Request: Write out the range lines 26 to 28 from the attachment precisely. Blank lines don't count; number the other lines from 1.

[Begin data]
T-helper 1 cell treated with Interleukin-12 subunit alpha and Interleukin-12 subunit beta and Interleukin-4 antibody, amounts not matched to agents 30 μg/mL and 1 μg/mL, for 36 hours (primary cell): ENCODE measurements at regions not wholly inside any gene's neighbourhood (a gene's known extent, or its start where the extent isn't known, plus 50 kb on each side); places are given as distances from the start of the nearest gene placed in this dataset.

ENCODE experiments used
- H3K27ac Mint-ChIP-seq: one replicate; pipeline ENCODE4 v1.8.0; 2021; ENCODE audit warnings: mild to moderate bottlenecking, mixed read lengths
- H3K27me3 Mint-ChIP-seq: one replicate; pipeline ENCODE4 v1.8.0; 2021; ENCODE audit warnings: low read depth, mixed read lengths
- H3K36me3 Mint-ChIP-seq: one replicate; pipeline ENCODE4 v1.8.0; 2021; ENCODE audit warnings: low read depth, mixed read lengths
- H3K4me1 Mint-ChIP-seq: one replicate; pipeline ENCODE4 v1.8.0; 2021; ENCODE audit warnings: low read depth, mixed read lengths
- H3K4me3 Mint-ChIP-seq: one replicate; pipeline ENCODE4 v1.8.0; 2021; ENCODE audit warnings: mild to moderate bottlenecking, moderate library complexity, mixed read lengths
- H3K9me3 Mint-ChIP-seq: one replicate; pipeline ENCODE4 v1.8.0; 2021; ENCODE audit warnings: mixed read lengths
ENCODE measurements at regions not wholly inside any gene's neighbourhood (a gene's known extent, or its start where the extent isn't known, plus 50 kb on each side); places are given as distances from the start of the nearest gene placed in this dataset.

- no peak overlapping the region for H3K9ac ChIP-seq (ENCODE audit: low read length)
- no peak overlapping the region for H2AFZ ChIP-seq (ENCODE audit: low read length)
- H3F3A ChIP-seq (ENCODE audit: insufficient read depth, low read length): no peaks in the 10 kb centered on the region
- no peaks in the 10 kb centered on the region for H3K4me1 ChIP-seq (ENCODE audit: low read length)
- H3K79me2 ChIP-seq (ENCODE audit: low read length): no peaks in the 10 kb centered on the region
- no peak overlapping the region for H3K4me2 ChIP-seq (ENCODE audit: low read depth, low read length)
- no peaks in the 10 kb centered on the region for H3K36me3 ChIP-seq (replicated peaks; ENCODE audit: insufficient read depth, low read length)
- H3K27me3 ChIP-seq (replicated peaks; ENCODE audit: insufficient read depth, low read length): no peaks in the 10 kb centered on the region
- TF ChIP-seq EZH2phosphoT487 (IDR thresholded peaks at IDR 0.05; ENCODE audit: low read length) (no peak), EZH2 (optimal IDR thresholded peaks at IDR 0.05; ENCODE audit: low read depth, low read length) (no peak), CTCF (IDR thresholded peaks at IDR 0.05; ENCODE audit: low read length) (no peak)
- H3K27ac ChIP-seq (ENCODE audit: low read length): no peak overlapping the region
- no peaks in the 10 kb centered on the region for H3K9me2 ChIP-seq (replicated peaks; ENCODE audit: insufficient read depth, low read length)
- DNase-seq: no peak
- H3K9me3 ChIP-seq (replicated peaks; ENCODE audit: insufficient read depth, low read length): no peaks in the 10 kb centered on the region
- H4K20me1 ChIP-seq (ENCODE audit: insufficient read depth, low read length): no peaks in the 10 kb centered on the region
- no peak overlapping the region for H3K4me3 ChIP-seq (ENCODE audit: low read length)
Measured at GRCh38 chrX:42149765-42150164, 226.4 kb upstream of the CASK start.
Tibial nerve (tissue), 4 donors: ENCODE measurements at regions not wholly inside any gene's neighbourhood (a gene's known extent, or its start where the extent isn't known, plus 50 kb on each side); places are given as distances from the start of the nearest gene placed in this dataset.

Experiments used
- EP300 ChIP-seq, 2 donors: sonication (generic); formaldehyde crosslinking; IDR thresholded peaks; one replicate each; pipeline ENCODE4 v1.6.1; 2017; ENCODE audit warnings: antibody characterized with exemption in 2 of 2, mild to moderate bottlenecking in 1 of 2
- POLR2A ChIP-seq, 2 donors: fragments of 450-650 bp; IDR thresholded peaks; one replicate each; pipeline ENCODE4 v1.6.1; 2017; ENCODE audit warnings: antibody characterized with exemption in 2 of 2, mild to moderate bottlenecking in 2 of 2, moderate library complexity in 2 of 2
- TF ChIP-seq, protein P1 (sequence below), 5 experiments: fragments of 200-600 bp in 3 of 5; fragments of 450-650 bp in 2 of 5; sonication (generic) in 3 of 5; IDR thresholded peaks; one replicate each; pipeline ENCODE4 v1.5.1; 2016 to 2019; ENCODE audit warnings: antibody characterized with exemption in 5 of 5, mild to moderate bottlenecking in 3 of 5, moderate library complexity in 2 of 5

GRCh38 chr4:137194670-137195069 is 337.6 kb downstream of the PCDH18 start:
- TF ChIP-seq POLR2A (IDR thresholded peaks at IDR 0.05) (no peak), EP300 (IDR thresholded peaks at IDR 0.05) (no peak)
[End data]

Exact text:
Tibial nerve (tissue), 4 donors: ENCODE measurements at regions not wholly inside any gene's neighbourhood (a gene's known extent, or its start where the extent isn't known, plus 50 kb on each side); places are given as distances from the start of the nearest gene placed in this dataset.

Experiments used
- EP300 ChIP-seq, 2 donors: sonication (generic); formaldehyde crosslinking; IDR thresholded peaks; one replicate each; pipeline ENCODE4 v1.6.1; 2017; ENCODE audit warnings: antibody characterized with exemption in 2 of 2, mild to moderate bottlenecking in 1 of 2